Our hobby breeding standards need to be better

8 Replies, 1963 Views

OK this is a rant and I try to avoid these, but I think it's needed to spark a debate. I'll throw this out there - if we don't improve our standards in managing our hobby lines we are no better than Dart Frog Warehouse / USA Frog. There. I said it. Confusedhock:

I cannot believe folks are crossing NAIB D. tinctorius "True Sipaliwini" with the 2012 imports that were originally labelled as Blue Sips on KS and re-identified as True Sips by hobbyists without any proof of site data correlated to the NAIB import. There was talk at the time of the import how another importer said that Suriname Cobalts often threw patterns resembling these animals (as posted on another forum). There was further talk about trying to go back to the importer and get site data, but nothing ever came of it. Now this, crossing NAIB animals with these 2012 True Blue Sips...

How is this any better than DFW crossing locales and sorting animals by phenotype?

Why are we not doing a better job managing out founders stock and talking about how to ensure we maintain lineages? This is not an effort limited to Pumilio. We should be caring just as much about tinctorius. Is it because they are "cheap"? Or easy to breed? An NAIB True Sip is one of the most uncommon and unique tinctorius in the hobby. If we don't pay attention to it, we're no better than DFW.

It seems to me as a hobby we focus more on "wide" collections with limited programs to sustain our stock rather than "deep" collections with multiple pairs of groups or animals that can maintain these representations of different less popular locales in our hobby. I'm not suggesting everyone has to do this, but as a hobby shouldn't we be more concerned about the sustainability of our stock?

As one frogger recently put it to me, it's our privilege to house these animals and we need to do a better job maintaining them. Perhaps as a hobbyist, should we each be selecting a project frog where we focus on multiple unrelated or less related pairs as a way to give back and sustain our hobby?

Jim from Austin | https://www.oneillscrossing.com/dart-frogs/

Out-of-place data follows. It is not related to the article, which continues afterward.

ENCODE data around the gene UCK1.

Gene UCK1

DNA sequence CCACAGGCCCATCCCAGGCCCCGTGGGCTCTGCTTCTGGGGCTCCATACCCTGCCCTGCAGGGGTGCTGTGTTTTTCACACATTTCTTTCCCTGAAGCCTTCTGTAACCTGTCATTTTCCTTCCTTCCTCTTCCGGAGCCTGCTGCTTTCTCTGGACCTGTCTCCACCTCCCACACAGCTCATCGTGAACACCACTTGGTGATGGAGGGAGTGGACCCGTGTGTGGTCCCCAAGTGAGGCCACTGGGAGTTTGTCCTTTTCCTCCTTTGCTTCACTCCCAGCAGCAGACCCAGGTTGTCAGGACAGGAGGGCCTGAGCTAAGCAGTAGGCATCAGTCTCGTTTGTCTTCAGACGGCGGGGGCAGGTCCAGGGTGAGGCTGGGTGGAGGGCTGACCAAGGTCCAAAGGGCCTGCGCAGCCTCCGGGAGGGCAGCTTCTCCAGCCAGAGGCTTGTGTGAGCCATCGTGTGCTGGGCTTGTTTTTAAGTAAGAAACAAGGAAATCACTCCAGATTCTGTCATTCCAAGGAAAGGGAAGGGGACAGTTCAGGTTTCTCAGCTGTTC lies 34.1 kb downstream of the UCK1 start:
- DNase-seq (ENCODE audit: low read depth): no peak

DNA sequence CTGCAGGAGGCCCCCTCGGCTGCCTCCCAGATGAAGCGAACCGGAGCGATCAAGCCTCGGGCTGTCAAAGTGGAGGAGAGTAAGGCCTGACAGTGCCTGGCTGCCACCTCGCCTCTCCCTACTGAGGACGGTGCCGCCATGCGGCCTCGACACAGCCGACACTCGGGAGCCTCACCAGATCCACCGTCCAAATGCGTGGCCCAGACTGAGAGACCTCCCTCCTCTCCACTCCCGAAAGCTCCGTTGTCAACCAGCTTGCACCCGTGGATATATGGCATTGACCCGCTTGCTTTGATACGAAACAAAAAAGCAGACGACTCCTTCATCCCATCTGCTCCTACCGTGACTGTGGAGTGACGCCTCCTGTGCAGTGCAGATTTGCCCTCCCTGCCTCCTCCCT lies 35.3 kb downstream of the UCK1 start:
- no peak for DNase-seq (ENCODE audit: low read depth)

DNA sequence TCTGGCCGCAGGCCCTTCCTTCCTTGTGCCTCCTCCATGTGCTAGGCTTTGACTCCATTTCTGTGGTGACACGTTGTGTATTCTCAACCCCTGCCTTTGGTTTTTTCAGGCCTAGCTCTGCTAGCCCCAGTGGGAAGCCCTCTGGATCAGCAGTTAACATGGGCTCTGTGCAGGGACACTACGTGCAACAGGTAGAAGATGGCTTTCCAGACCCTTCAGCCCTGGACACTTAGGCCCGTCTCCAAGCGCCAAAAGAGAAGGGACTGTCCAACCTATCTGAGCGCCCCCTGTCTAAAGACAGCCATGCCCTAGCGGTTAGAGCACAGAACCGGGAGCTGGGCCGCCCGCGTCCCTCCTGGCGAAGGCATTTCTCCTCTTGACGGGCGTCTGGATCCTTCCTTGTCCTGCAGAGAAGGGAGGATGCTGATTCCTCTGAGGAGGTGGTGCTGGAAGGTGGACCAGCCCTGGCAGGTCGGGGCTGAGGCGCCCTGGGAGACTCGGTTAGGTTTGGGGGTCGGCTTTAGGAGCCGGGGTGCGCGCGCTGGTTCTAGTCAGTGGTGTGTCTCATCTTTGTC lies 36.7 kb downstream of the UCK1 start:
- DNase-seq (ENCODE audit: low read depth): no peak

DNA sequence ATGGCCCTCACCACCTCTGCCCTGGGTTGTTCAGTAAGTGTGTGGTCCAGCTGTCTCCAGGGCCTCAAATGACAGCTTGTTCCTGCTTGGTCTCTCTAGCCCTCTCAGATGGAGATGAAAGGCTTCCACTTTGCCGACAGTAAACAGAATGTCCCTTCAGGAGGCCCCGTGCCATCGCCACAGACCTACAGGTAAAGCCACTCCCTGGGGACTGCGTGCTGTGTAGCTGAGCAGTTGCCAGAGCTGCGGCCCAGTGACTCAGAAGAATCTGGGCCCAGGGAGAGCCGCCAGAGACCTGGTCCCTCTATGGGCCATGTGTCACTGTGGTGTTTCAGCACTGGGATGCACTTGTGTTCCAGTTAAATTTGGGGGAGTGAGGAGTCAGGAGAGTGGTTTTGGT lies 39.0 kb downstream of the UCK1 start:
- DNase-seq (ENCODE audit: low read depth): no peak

fantastica nominant | summersi | reticulata
I agree with ya Jim, but here on some 'constants':

DFW, safe warehouse, USA frog, Top frog, Goof frog type businesses and hobbyist will ALWAYS be present. Just like you can always buy a 'broke down' POS, crappy car, bike, TV, furniture on Craigslist, Backpage, flea market, trailer park sale yada yada

To 'rail' against not adhering to 'best hobby practices' and their implementation and calling out the scary bugbear / goblin of the washcers as a bedtime scare story is akin to shaking your fist at the wind and the waves. Beating head against the wall type stuff.


Lets try this...but it's going to take fortitude and aggressive action - something most people are a'scared to do on the interwebz these days.

It's going to require REVERSE psychology of sorts. We need to 'out' the bad people and the bad practices. When someone post a for sale advertisment with that kind of mixing - the sip stuff AND with a aggressive attitude like the Wash people, then it's up to us to post to 'counter' that and question and ask ect. We (the hobby) have shown that we can make a difference and the evidence is all over the fact that DFW logs in both here and over there MANY times a day and is in fact, somewhat beholden to us for info and current 'pulse of the hobby'.

More later....long, tough subject to be sure. Feel free to interject and reply in the meantime.


"Time flies like an arrow, fruit flies like a banana".